Labour has faced allegations of rampant anti-Semitism within the party for the last three years. Several prominent Labour figures, including Ken Livingston and Chris Williamson have been suspended over anti-Semitic comments and Jeremy Corbyn has shouldered a lot of the blame for failing to take a stronger stance on eradicating anti-Semitic thought within the party.
During a television interview with Andrew Neil during the election campaign, Corbyn refused to apologise to the Jewish community for his inability to deal with anti-Semitism in the party. The same day, Britain’s Chief Rabbi Ephraim Mirvis warned of “a new poison—sanctioned from the very top” taking root in the Labour party.  Although Corbyn apologised a week later, it was too little too late. The damage had been done and Corbyn had been exposed as a remorseless enabler of anti-Semitism. Corbyn’s image as a leader relied on his claims of moral authority. As a result, the incident severely undermined his election campaign. Corbyn and the Labour party worked tirelessly to demonstrate that Johnson was a morally bankrupt liar and cynic. But the anti-Semitism episode indicated a moral vulnerability within the Labour leadership as well, blunting many of his pre-election attacks on the Conservatives. This was a major blow to his election prospects and cost Labour dearly at the ballot box.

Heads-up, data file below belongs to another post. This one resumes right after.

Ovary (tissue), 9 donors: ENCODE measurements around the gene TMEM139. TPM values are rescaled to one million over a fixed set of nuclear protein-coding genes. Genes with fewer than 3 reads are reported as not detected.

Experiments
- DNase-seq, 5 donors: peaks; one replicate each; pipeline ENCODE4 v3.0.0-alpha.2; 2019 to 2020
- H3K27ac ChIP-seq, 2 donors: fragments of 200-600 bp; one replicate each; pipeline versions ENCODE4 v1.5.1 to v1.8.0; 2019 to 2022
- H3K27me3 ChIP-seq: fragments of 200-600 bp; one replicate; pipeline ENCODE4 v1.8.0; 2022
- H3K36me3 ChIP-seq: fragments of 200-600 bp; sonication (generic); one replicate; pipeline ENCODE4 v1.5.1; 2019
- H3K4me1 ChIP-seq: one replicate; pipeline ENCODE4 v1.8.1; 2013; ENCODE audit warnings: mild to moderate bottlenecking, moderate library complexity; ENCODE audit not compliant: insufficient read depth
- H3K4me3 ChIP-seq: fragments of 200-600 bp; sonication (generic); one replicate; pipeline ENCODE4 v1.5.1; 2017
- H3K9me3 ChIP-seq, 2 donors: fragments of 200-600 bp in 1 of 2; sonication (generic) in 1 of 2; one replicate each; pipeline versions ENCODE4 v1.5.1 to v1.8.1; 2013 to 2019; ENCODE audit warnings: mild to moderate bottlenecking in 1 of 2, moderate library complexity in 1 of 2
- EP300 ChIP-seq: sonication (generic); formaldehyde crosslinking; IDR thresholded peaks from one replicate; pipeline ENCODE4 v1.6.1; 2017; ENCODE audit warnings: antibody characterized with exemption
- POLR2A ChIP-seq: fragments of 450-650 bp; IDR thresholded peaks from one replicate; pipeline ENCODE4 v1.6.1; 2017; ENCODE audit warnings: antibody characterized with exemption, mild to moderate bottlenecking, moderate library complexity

The 2019 Election was the Brexit election. The implosion of the Labour vote was a direct result of its incoherent messaging n Brexit and Jeremy Corbyn's reluctance to commit to becoming a Remain Party. While accusations levelled against Corbyn over anti-Semitism within the Labour Party were damaging, they had almost no impact on the Labour vote share. Voters were happy to vote for the Conservative Party despite credible allegations of Islamophobia. This indicates that racism within the party was not a deciding factor in voters' decisions to back a party on election day.
[P1] Corbyn failed to get a handle on anti-Semitism in the Labour Party. [P2] This was a significant factor in its defeat in the 2019 UK Election.
Rejecting the premises
[Rejecting P2] Voters were happy to back the Conservatives despite credible allegations of Islamophobia within the party. This indicates that racism and ethnic rifts in the party were not a deciding factor for voters.